As far as written statement is concerned, the respondent denied all the allegations made by the appellant and contended that, as a matter of fact, there was no ill-treatment to the appellant at her hands. On the contrary, the appellant and his mother and more particularly his mother ill-treated her after she lost the job and she was out of employment. The respondent complained that she was treated like a maid-servant and before the incident of 10th May, 1987, she was not given food for nearly 3 days. Therefore, she had sent intimation to her mother and sister. On receiving the information about illtreatment given to respondent, her mother, her sister and sister's husband came to their house to enquire about the harassment caused to the respondent. At that time, according to the respondent, the appellant and his mother abused and insulted her relations and after they went away she was assaulted and under those circumstances, she was compelled to approach the police. Even at the Police Station when the police had asked her to lodge a complaint against her husband and mother-in-law, she declined to do so because she did not intend to break her matrimonial ties. The respondent claimed that she made sincere efforts to see that she is accepted by the appellant, but all those attempts have failed. The respondent lastly contended that the appellant is trying to take advantage of his own wrong.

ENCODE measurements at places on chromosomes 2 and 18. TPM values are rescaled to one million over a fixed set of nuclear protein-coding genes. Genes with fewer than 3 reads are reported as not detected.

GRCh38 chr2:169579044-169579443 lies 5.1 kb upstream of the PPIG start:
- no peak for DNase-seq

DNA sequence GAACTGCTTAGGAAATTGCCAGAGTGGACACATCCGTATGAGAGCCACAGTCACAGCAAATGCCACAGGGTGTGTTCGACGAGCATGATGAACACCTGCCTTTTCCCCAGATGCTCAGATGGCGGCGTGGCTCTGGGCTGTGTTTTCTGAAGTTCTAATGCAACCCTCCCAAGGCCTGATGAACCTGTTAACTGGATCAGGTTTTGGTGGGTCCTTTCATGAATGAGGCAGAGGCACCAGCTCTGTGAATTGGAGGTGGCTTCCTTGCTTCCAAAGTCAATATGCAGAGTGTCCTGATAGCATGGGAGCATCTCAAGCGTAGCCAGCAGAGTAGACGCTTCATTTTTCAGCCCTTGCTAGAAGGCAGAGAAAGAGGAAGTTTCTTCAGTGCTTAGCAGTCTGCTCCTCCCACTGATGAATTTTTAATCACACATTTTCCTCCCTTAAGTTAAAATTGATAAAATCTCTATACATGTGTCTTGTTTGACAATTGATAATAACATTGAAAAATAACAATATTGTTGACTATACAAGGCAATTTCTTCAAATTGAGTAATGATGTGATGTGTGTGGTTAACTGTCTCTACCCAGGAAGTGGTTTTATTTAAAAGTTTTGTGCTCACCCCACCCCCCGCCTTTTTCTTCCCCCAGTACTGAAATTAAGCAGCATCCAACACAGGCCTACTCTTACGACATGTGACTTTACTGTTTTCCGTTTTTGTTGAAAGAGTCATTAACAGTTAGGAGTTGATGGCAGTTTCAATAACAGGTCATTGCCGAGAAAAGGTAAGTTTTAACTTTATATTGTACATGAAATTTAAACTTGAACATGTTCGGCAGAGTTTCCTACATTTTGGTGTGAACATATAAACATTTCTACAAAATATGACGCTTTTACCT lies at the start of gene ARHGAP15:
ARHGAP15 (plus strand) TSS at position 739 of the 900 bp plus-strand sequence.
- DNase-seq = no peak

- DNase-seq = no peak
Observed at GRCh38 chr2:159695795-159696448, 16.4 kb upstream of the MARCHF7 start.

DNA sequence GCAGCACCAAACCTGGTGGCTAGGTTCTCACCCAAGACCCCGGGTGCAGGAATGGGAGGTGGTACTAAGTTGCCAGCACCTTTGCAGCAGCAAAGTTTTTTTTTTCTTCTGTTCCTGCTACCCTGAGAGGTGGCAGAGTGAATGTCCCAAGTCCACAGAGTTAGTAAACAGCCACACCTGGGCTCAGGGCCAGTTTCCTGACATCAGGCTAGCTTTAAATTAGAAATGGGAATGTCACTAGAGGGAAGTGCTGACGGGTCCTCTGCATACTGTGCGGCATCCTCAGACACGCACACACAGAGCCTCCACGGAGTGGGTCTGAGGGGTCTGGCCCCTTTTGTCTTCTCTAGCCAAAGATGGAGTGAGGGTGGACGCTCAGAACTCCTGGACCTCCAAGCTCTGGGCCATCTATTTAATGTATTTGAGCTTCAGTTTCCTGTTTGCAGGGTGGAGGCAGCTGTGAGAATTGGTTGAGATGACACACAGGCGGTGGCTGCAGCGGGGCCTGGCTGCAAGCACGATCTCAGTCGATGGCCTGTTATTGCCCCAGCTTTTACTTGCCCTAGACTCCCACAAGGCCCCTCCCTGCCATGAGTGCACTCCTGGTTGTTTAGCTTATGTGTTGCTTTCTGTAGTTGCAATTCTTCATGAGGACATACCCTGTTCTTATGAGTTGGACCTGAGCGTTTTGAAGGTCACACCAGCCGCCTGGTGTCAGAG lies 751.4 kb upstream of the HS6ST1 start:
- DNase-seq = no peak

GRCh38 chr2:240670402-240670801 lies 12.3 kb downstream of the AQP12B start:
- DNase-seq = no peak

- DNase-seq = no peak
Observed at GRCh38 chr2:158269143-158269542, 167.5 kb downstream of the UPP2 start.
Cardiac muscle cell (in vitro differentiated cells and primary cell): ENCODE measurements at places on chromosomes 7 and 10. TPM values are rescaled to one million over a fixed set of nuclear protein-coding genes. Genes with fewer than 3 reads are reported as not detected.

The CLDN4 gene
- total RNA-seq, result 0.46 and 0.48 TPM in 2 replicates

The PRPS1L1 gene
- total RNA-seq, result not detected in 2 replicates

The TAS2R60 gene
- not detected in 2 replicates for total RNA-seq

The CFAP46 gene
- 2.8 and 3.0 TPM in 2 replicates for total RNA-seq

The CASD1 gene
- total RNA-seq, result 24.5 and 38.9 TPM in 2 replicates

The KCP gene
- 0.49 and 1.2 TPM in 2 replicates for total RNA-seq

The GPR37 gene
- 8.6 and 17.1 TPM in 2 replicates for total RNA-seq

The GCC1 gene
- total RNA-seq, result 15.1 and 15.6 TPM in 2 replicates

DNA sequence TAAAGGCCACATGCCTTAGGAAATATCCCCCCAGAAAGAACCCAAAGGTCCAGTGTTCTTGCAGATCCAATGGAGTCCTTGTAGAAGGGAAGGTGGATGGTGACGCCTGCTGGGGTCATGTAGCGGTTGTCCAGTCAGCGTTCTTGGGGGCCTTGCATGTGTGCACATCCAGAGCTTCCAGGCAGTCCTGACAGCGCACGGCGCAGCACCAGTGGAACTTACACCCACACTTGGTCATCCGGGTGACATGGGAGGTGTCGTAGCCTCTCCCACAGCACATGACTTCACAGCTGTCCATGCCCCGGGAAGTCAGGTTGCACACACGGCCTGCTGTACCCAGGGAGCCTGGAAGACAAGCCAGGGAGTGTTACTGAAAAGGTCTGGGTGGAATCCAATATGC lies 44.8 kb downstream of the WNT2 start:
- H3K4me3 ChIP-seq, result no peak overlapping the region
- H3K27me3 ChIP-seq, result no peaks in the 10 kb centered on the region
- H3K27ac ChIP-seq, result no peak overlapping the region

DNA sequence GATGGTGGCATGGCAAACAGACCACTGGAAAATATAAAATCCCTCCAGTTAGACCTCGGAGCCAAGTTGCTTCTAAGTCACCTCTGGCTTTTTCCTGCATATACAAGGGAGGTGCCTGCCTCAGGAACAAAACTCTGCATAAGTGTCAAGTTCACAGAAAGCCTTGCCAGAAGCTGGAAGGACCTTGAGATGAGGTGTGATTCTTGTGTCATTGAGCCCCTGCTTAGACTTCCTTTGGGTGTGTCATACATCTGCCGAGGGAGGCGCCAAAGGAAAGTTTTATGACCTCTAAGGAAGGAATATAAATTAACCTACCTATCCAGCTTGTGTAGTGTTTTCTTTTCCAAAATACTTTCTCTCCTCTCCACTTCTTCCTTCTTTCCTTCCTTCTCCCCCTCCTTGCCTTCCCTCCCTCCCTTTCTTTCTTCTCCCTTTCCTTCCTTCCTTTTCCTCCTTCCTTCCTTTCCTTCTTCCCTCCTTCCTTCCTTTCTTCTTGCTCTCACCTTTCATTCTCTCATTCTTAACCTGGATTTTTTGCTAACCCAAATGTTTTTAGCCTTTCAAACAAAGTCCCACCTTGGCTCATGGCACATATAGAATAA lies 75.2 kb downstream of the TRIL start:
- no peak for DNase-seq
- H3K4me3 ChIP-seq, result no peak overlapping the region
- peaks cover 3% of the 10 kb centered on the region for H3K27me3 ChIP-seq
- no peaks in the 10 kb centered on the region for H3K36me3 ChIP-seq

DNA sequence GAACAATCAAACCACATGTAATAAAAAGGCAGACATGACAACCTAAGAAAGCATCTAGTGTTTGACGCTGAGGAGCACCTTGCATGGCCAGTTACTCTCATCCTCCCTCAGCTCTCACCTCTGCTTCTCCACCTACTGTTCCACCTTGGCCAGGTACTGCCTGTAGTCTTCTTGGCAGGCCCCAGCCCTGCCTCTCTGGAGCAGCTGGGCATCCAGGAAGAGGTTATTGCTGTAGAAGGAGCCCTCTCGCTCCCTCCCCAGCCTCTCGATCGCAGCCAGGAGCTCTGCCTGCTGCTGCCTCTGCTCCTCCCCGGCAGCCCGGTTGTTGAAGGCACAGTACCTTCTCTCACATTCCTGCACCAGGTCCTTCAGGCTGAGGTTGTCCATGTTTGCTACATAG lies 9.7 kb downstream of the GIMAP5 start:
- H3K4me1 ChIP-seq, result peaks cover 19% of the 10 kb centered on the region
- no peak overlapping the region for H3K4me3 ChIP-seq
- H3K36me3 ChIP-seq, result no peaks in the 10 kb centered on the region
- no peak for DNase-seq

Before the Family Court, the parties led evidence which consist mainly of oral evidence. The appellant examined himself and his mother and his aunt Vaishali Yevale. The respondent examined herself and 3 other witnesses. The complaints filed by the parties to the police are also produced on record. The Family Court disbelieved the appellant's story that the respondent started quarrelling with the appellant and his mother as she wanted to stay separately. The Family Court also found that the alleged incident at the naming ceremony was highly exaggerated and all that happened was a petty quarrel between the respondent and her mother-in-law on account of purchasing a new saree. The Family Court also recorded a finding that the respondent was deliberately harassed by the appellant and her mother-in-law after she lost her job in March, 1987. The Family Court found the case of the respondent that she was starved for nearly 3 days by her mother-in-law to be truthful. The Family Court, therefore, held that the appellant has failed to prove the ground under Section 13(1)(ia) of the Hindu Marriage Act. The appellant's claim for the custody of the minor child Rohan was also rejected by the Family Court.